“Fundamentally, people are not going for desktop computers,” Orr said, noting that younger employees are now doing more of their work in a mobile fashion—on the road, from remote locations and on an array of devices, from notebooks to smartphones to tablets.
What this means is that companies need to change the way they look at networking, their employees and at how business is being done, and adjust accordingly. During the keynote, Orr said Aruba was focusing its efforts on four key tenets: the digital workplace, agile data centers, adaptive infrastructures and mobile engagement. All this requires that businesses take a mobile-first mindset, which is something that Aruba not only is bringing to its customers but also to HPE networking, and it’s a key differentiator between Aruba and Cisco, Orr said.
Aruba’s Orr Talks About a Mobile-First World
Businesses for the most part get what’s happening and the need to transition how they operate in a more mobile world, he said. About 20 to 30 percent of enterprises still need help in seeing the changes that need to happen. Most get that the transition isn’t easy and are working with vendors like Aruba and HPE to make it happen.
“Everybody understands it, but it’s somewhat messy,” Orr said.
The mobile-first mindset also is starting to take hold in HPE, according to Orr and other executives, including Whitman. Dominic Wilde, vice president of global product line management at Aruba, came to HPE in 2009 when the company bought networking vendor 3Com in 2009. Over the years the company built up its wireless business, but found that as the business world became more mobile, it wasn’t addressing all the areas it needed to, such as bring-your-own-device (BYOD) and some security segments.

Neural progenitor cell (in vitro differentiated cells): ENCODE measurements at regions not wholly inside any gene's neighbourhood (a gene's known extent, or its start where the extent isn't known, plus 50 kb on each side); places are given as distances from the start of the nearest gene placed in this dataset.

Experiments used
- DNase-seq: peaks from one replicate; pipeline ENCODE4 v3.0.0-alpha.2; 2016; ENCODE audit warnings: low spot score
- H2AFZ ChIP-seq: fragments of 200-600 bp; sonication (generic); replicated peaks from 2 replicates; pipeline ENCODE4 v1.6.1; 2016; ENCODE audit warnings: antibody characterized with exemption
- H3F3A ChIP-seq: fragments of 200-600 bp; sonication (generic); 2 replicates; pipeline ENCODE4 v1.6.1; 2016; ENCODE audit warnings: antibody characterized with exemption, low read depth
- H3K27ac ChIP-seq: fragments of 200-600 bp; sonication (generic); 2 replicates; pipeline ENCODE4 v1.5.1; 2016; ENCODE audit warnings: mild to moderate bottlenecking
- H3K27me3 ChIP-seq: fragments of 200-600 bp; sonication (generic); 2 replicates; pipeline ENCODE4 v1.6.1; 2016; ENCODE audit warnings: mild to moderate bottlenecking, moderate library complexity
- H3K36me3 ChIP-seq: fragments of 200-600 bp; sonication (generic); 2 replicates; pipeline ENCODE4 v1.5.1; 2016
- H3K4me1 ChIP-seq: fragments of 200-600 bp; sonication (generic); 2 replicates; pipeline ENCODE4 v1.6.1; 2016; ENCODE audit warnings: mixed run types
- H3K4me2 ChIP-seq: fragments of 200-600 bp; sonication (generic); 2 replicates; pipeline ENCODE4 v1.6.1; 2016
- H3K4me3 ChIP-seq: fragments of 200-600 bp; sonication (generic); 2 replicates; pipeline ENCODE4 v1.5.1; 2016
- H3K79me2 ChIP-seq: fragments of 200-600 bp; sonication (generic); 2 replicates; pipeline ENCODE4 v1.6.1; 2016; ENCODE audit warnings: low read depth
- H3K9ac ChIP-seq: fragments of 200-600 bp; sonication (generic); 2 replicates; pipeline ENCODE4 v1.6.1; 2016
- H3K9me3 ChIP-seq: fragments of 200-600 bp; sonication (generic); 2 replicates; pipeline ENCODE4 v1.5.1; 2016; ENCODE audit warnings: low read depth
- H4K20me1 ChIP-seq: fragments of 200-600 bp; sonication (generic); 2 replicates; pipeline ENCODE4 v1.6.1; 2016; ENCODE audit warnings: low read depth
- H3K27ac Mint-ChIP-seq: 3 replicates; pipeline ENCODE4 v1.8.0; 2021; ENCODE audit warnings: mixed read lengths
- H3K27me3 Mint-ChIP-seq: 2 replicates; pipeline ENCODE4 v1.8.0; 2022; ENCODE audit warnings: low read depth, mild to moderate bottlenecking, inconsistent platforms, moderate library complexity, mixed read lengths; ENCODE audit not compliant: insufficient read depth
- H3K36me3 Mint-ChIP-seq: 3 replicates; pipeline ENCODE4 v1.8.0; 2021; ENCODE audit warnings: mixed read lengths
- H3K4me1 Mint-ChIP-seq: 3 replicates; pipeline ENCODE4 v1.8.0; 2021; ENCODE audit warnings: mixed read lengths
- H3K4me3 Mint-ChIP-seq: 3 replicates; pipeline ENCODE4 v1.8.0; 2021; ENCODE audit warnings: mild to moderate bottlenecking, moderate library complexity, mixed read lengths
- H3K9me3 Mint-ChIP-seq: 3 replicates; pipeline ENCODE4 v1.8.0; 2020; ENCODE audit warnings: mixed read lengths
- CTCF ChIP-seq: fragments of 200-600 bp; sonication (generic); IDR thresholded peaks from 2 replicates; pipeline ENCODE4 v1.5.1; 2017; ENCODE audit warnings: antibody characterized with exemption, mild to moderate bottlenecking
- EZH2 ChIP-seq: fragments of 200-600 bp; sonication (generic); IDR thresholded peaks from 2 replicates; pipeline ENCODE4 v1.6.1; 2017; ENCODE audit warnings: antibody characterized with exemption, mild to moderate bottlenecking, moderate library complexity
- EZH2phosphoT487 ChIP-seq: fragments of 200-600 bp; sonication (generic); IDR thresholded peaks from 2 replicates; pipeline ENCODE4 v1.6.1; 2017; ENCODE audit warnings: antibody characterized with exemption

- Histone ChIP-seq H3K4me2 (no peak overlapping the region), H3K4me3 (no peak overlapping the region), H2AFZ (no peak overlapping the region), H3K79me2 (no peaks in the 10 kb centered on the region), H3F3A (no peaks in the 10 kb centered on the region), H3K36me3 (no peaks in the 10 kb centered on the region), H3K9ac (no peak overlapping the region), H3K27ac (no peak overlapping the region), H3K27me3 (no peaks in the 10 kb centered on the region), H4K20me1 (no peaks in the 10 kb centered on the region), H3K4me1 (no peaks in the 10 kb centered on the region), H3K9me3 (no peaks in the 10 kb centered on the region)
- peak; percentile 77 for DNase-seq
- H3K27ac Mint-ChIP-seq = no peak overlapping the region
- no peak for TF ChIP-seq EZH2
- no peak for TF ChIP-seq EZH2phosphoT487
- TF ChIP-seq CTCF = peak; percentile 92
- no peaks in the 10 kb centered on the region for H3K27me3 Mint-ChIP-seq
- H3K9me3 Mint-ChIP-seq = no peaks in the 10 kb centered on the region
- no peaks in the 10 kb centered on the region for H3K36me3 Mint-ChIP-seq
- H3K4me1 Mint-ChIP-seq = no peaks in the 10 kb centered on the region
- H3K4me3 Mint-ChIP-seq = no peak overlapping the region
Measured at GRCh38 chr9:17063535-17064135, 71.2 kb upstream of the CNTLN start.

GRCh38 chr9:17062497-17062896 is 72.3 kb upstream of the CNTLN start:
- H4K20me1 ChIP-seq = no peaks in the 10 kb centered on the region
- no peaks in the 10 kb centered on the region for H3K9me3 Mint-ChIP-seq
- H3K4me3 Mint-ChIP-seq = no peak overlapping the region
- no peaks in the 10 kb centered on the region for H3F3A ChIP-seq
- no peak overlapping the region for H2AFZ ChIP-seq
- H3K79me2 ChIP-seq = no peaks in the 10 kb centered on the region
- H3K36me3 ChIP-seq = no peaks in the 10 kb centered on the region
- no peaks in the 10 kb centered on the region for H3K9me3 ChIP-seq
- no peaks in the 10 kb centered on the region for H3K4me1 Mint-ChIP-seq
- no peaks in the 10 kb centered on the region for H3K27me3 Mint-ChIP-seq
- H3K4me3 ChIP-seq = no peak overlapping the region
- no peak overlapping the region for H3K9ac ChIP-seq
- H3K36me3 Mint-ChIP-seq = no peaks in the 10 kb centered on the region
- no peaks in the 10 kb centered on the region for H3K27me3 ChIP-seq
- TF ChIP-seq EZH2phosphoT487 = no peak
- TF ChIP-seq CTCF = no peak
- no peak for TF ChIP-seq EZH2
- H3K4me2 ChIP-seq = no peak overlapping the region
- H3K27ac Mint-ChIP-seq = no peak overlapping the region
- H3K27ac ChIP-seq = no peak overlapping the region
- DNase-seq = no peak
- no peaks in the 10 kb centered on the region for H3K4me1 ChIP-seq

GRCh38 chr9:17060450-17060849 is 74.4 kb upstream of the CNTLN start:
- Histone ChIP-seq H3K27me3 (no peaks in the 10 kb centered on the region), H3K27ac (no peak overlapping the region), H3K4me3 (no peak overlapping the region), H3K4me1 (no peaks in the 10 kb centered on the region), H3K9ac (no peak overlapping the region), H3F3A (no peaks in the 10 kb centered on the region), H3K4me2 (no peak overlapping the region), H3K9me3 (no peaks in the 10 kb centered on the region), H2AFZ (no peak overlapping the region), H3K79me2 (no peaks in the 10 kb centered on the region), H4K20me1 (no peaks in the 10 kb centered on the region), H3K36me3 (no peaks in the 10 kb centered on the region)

“We had decent WiFi solutions and decent products that addressed connectivity, but not mobility,” Wilde told eWEEK. “We needed to find the wireless leader, and that was easy. IT was Aruba.”
Now Orr is integrating the mobile-first message into HPE’s entire networking business, part of the reverse integration that is happening at the company. The mobile network is at the forefront of what HPE is doing, though the wired side continues to play an important role.
It’s also a key differentiator when talking about Cisco, Orr said. HPE bought Aruba with the idea that the combination would give HPE a more complete networking portfolio to better compete with Cisco. That’s worked, Orr said. When Cisco talks about wireless, the company starts at the switch and works outward, with the focus on connectivity. However, Aruba and HPE start at the device and work their way back. They’re addressing the mobility aspect of the equation, he said.
Looking ahead, one area Orr said he wants to give more effort to is SMBs. Aruba and HPE have the midmarket and larger enterprises well-covered, he said. Both companies have strong channel partners, which will help with the smaller companies, which typically do not have large IT staffs but have similar needs to their larger brethren. Orr believes SMBs offer a $500 million opportunity, and he is hoping to move in that direction this year.